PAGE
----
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youpi1

OpenGL
OpenGL / HUD - Computation of a good initial value for scale line

6 posts in this topic

I try to find the good initial value at the start of simulation. I took on the following image a value equal to 100 kpc (kpc is the unity used in my code for the positions of each particles) Edited by youpi1
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Firstly, the main problem is that you are using a perspective transform instead of an orthogonal transform.  In a perspective transform, only the particles with exactly the correct Z distances will be scaled correctly according your scale.

 

The first fix is to use an orthogonal transform.

 

Once that is done you will probably notice that everything gets small.

That is because now one pixel = one unit.

 

So if a particle has traveled 100 pixels on the screen it is trivial to calculate how many world units that means.  And the inverse of such operation (taking 100 world units and showing that as pixels on a graph/bar) is also trivial.

 

 

I leave this up to the reader who shows some self-help efforts.

 

 

L. Spiro

Edited by L. Spiro
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I don't understand why I have to use Ortho projection, Perspective allows me to make diplay  particles smaller/bigger when they get far away/closer (with zoom out/in that I have implemented) while Ortho is for 2D stuff.

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Well on that example picture you are watching the galaxy (which is very flat) from a much higher distance from far above it, so you gain not very much from perspective transform, but that distance-meter only works on 1 distance and is difficult to calculate correctly.

If you need to watch it from the side and at much lower distance the distance meter gets useless as the user cannot know if it applies to foreground or background objects for which it would have to be different. So you have to decide whats more important to your users, a useful distance meter with ortho or correct perspective drawing for minimally better visualization.

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I am not sure I have all understood. There are 2 things :

- the line I draw is done in "headupdisplay" function by :

//Setup for 2D  
glMatrixMode(GL_PROJECTION);
  glPushMatrix();
  glLoadIdentity();
  glOrtho(0, w_width, w_height, 0, -1, 1); 
 glMatrixMode(GL_MODELVIEW);
  glPushMatrix();
  glLoadIdentity();
// begin draw scale line 
 glDisable(GL_TEXTURE_2D);
  glLineWidth(2.0f);
  glBegin(GL_LINES);
  glVertex2d(350, 12); 
 glVertex2d(450, 12);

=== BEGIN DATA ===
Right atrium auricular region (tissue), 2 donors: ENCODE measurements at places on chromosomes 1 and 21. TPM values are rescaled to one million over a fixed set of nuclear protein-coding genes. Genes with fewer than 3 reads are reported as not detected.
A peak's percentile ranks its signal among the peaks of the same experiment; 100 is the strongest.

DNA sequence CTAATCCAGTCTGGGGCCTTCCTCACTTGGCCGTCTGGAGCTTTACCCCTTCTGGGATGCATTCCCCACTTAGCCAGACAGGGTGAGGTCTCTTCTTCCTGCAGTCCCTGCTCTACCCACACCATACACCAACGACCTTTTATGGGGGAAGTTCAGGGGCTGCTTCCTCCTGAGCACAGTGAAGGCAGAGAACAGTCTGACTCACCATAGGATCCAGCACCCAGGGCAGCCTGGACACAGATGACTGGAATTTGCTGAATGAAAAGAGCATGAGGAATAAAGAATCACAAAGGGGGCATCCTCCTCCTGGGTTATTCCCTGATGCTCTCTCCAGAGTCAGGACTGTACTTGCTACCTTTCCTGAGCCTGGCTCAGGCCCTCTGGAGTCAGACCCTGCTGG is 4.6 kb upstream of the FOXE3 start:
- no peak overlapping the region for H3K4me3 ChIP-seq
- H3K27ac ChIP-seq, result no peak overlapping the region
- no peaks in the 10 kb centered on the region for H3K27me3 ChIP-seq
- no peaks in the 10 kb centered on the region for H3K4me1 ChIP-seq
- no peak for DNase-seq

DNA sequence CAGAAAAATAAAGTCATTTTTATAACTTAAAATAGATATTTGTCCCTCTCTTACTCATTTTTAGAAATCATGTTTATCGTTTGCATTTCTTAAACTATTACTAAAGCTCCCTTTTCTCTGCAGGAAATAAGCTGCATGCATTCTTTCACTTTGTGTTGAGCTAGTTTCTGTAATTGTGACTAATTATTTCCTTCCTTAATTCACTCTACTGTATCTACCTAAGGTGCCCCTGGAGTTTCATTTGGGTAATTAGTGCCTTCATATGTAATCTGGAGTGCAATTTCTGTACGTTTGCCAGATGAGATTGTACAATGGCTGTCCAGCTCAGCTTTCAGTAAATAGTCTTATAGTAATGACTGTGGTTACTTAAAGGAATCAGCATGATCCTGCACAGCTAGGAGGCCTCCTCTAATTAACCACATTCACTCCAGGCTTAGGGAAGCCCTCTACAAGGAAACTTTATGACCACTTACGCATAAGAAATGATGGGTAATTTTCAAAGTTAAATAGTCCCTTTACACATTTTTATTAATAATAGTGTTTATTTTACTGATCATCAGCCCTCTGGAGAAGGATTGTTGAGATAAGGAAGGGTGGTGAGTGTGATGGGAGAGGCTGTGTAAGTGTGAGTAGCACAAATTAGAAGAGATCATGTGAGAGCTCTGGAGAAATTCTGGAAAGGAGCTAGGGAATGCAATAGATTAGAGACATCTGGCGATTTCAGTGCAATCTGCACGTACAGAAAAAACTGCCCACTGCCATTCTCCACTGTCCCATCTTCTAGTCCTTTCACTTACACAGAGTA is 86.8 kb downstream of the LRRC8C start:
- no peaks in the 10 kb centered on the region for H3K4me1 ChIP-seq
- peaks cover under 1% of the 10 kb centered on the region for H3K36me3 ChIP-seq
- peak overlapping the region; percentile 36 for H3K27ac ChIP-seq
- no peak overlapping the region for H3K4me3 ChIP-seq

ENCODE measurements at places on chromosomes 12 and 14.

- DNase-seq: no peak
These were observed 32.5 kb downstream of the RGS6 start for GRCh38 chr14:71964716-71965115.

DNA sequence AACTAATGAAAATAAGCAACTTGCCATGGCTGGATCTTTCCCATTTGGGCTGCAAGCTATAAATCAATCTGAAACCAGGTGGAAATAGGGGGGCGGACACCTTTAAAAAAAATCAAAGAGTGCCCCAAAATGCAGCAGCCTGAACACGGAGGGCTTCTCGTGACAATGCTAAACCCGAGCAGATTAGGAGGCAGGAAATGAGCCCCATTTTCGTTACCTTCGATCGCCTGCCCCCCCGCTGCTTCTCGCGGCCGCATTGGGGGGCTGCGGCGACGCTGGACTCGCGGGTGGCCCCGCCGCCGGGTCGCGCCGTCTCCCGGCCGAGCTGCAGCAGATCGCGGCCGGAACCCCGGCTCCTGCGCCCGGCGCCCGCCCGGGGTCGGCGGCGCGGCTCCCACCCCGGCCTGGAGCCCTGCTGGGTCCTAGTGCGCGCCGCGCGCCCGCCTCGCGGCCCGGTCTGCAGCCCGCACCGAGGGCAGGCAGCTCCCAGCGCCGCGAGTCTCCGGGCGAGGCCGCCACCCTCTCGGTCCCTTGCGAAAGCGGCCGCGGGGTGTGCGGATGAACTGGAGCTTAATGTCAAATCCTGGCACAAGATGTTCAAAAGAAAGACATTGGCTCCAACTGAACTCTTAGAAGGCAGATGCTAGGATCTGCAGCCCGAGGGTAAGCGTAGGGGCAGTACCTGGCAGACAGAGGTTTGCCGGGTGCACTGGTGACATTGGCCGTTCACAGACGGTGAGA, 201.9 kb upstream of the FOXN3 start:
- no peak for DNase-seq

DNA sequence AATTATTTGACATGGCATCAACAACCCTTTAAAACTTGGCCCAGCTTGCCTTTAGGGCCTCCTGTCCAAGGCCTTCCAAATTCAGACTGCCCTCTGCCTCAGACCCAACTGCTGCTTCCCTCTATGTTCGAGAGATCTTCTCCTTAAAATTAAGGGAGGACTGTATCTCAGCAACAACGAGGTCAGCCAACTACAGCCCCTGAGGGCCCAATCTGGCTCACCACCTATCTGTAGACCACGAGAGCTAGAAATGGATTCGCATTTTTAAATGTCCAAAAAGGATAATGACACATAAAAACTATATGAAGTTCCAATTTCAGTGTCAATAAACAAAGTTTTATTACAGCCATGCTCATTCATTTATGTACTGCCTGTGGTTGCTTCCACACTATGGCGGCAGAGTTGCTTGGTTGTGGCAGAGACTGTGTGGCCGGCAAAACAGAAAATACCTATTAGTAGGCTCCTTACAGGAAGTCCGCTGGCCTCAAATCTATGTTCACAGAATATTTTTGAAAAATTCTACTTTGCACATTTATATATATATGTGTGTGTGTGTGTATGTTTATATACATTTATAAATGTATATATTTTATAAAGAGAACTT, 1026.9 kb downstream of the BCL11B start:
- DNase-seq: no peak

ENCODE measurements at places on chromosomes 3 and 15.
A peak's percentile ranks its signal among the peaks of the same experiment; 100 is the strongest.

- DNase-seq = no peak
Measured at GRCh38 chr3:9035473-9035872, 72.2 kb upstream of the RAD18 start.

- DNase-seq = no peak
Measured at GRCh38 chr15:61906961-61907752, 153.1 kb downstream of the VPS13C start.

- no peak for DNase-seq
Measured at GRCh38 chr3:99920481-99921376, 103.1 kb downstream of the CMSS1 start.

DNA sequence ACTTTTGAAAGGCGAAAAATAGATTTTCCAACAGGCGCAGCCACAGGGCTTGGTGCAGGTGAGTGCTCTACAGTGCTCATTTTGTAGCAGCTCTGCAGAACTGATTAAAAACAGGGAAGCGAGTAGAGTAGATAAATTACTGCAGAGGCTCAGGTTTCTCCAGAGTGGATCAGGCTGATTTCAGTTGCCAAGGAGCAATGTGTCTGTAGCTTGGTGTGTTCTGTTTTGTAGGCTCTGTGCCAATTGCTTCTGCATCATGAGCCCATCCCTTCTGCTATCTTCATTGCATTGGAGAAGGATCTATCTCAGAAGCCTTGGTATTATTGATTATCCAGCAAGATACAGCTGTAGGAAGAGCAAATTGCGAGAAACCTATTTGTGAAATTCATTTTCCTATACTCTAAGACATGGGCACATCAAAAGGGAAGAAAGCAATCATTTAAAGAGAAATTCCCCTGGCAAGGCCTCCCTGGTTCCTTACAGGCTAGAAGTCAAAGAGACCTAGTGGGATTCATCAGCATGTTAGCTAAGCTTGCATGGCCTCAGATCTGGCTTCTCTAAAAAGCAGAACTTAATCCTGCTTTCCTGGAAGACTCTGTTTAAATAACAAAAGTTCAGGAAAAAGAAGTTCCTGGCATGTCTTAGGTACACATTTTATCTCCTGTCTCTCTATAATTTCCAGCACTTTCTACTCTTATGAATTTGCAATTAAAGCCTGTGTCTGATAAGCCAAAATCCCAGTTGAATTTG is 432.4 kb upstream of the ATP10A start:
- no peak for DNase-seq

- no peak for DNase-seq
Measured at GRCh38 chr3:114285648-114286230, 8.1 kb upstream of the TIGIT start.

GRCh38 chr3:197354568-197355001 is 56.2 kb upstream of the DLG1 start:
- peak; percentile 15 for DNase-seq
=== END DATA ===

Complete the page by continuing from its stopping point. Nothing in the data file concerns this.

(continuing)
glVertex2d(350, 9);
  glVertex2d(350, 15);
  glVertex2d(450, 9); 
 glVertex2d(450, 15);
  glEnd(); 
 glEnable(GL_TEXTURE_2D); 
 // end draw  
glMatrixMode( GL_PROJECTION ); 
 glPopMatrix();  
glMatrixMode( GL_MODELVIEW );  
glPopMatrix();
  // end for 2D
So, this line has 100 pixel length.

- I want the value right to this line to represent the distance of the foreground plane, i.e the 2D projection of the 3D scene.

For example, I show you the result when I zoom (the value equals to 45.8 kpc) :

[attachment=13275:test3.png]

Now another picture with the same zoom but with also a rotation by mouse, this is a view by side of the galaxy :

[attachment=13276:test4.png]

wintertime, you say this distance is difficult to calculate correctly with perspective projection, could you give me some clue ?

I just want to get a value corresponding to the foreground objects, i.e the 2D projection in (xy) plane of the 3D scene without taking into account of the z coordinates. That's why you advise me to use Ortho projection ?

Thanks Edited by youpi1
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Perspective projection is like watching a pyramid from above its tip and the further away the wider it gets. Its impossible to give one number for how wide it is without a distance.

Orthographic projection is like looking at a box, its got same width everywhere. Its easy to give one number then and you can also just use the same projection for the graphics and the measuring line so its got same unit length.

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Its impossible to give one number for how wide it is without a distance.

 

 

So when I do :

 

gluPerspective(45.0f, (float)w_width / w_height, g_nearPlane, g_farPlane);"
gluLookAt (0.0, 0.0, 3.0, 0.0, 0.0, 0.0, 0.0, 1.0, 0.0);

 

I can't say that the width and height are equals to : width = height = 2 *tan(45) * distance ;  with distance = 3 ?

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